This is Asheville IHC Reaction #14 – part of the Asheville Hotshots written reactions to “The Big Lie”
I agree and disagree with many things in Mark’s essay “The Big Lie.” The best thing it does is that it seems to have lots of people talking, from ground pounders to fire staff and national office types. The essay addresses a few obviously very sore subjects with risk and safety being the hot topics.
In my reaction to the Big Lie, I think Mark brings up some very valid points, that most firefighters and fire managers believe that if you follow all the rules that you cannot get hurt—and that’s just not true. But as Dave stated in his response that you can never account for every detail, you cannot account for human behavior and Mother Nature, there’s too much out of our control. I believe that too often being “politically correct” is what gets us hurt or into trouble. The quote from the ranger saying that they can’t tell 18-year-olds or new firefighters they might die in this line of work or recommend they have a will because it’s not “politically correct.” That’s the real lie. That’s the real disservice.
We need to look new hires right in the eye and lay out the risks and potential dangers they WILL be exposed to. Stop tiptoeing around the reality of the job and telling folks: “Yeah, 19 of us die every year but that won’t happen to you.” That’s where the family surprise comes from. Nobody actually thinks it will happen to them. Fire managers sending a hotshot crew a mile interior to take care of a political smoke, that in reality has no chance of impacting fire growth or causing any harm but an eye sore, and one of them getting killed is by no means acceptable! So why does that still happen? Then the same people that wanted the smoke taken care of ask why the crew was even in there in the first place!
Fire managers are setting these new hires up for failure by having them believe in this fallacy, that they have a “right” to a safe work environment. Fire managers are not only to blame, common sense and thinking for yourself goes a long ways. I have never once accepted an assignment thinking it was completely safe and free of risks even if someone told me it would be. Common sense tells me that working for the Forest Service in any capacity will have risks. Just taking a nature walk has the risk of injury from slips, trips and falls.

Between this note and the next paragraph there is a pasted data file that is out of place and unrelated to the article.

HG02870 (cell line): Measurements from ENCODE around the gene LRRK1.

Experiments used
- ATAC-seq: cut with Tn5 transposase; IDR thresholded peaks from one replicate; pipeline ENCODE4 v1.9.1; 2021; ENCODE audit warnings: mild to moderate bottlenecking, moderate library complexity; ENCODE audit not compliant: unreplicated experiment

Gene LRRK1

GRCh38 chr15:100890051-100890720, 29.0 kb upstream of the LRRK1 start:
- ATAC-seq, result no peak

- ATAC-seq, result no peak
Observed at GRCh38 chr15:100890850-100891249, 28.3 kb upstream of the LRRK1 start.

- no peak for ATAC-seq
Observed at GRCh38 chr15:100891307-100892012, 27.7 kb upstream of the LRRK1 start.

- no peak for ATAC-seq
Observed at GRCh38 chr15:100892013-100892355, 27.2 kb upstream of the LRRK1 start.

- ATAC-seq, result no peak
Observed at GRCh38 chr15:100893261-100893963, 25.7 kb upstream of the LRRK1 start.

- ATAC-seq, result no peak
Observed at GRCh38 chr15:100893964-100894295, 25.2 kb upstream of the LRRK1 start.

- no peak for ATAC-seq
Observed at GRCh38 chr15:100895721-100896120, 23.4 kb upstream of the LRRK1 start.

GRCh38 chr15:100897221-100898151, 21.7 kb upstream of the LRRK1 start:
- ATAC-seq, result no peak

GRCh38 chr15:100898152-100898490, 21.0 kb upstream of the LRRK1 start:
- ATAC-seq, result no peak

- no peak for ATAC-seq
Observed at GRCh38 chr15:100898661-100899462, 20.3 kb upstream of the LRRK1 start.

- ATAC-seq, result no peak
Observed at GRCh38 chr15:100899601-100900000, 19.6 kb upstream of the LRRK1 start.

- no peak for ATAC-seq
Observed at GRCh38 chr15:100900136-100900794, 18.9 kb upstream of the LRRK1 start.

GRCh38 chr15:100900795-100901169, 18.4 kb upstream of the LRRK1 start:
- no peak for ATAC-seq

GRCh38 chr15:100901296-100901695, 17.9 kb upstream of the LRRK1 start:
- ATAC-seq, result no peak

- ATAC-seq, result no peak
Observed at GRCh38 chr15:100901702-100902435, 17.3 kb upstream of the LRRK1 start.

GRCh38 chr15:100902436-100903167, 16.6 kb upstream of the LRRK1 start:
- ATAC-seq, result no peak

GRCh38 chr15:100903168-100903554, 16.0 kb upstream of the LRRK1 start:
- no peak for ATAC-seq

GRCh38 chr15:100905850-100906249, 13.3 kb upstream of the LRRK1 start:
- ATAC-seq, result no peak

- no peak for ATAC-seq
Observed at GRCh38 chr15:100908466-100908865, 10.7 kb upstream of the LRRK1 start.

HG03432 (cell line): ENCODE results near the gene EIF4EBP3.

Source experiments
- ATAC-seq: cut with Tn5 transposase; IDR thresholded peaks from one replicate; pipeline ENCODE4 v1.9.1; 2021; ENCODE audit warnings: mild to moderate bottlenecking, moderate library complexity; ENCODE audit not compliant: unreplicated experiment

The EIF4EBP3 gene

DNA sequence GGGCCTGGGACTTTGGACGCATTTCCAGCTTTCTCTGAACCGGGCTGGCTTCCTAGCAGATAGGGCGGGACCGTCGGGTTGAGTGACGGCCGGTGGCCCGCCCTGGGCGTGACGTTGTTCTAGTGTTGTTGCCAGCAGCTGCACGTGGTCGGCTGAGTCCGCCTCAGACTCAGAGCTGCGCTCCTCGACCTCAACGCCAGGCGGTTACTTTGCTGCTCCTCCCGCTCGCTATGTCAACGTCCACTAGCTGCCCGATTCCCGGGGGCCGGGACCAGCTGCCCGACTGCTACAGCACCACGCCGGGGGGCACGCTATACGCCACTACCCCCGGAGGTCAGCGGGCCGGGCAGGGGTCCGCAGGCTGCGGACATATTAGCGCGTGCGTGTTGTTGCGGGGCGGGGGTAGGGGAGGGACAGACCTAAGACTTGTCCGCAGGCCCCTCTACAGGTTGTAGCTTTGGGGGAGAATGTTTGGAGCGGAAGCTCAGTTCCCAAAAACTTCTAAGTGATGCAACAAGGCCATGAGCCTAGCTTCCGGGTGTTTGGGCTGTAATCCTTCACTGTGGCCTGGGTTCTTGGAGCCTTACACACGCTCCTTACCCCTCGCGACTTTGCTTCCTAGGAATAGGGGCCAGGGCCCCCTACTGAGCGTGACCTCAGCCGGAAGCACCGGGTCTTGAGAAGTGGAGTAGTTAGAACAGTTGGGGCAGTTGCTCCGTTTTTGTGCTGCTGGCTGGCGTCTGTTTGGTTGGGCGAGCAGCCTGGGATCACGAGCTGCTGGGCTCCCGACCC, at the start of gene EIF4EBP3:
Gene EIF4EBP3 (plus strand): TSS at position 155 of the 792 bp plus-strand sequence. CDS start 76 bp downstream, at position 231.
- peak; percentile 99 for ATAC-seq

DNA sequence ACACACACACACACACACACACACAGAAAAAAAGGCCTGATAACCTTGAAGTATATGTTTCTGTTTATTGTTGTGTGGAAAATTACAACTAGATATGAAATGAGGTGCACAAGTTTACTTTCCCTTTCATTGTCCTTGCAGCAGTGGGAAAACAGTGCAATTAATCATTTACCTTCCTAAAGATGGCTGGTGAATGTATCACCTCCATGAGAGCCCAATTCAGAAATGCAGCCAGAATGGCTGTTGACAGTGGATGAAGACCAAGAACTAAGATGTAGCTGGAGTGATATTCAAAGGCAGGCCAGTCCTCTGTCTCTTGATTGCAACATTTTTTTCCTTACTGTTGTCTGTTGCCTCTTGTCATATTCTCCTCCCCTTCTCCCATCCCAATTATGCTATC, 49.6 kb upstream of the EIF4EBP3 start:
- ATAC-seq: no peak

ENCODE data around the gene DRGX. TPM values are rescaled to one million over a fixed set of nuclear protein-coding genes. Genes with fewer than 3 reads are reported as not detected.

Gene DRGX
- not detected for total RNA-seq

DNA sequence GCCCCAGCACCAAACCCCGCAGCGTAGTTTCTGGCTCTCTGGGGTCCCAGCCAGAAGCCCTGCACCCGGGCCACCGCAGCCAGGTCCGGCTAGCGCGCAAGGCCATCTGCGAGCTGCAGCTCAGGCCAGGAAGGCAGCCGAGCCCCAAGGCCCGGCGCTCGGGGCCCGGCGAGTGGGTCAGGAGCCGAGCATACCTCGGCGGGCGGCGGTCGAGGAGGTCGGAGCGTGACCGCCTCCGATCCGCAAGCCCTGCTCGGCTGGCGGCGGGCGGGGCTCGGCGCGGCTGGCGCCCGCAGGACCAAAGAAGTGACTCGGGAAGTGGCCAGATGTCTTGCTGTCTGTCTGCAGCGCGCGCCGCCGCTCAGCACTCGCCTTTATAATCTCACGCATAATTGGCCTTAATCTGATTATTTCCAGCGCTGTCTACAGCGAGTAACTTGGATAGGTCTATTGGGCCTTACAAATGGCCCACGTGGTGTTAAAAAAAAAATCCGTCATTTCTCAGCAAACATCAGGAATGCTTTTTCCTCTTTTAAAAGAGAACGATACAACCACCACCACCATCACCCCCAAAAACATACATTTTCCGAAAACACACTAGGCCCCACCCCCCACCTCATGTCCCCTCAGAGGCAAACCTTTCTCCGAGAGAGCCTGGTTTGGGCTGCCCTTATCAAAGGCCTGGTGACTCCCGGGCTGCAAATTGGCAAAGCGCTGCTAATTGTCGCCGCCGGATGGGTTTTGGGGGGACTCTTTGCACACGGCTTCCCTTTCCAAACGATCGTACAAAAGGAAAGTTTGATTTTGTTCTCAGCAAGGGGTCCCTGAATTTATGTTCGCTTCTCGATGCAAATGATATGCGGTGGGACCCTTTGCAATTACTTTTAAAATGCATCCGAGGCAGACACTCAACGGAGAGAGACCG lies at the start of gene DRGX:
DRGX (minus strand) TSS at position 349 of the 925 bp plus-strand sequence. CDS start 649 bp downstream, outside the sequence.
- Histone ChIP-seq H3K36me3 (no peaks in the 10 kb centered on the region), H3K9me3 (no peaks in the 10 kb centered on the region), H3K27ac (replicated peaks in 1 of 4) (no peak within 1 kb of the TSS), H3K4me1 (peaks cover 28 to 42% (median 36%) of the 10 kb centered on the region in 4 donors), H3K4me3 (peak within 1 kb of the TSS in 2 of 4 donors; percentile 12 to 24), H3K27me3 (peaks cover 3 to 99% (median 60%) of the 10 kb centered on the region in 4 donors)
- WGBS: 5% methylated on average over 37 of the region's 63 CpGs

Safety seems to be something that’s taken for granted more and more these days. During our “life first” engagement this spring, fire managers said that only zero line of duty deaths will be acceptable. Everyone in the room immediately knew that wasn’t possible. The only way that could happen is to never engage a fire again. The zero death tolerance is directly in the way of fire accomplishment objectives. I think the change in acceptable risk needs to stem from the top down.
People are forgetting that this job demands the utmost respect for fire, for wildlands, and all aspects of nature. I like the military aspects Mark addressed throughout the essay. Everyone knows the potential of risks and accepts that. They know men and women will die and do their best to avoid that—but they know it’s going to happen. I think this essay will get the topic of acceptable risk out in the open and hopefully talked about more. I am very interested in hearing what other crew members’ opinions are, and speaking to mine, which I am sure will be much more than I have written here.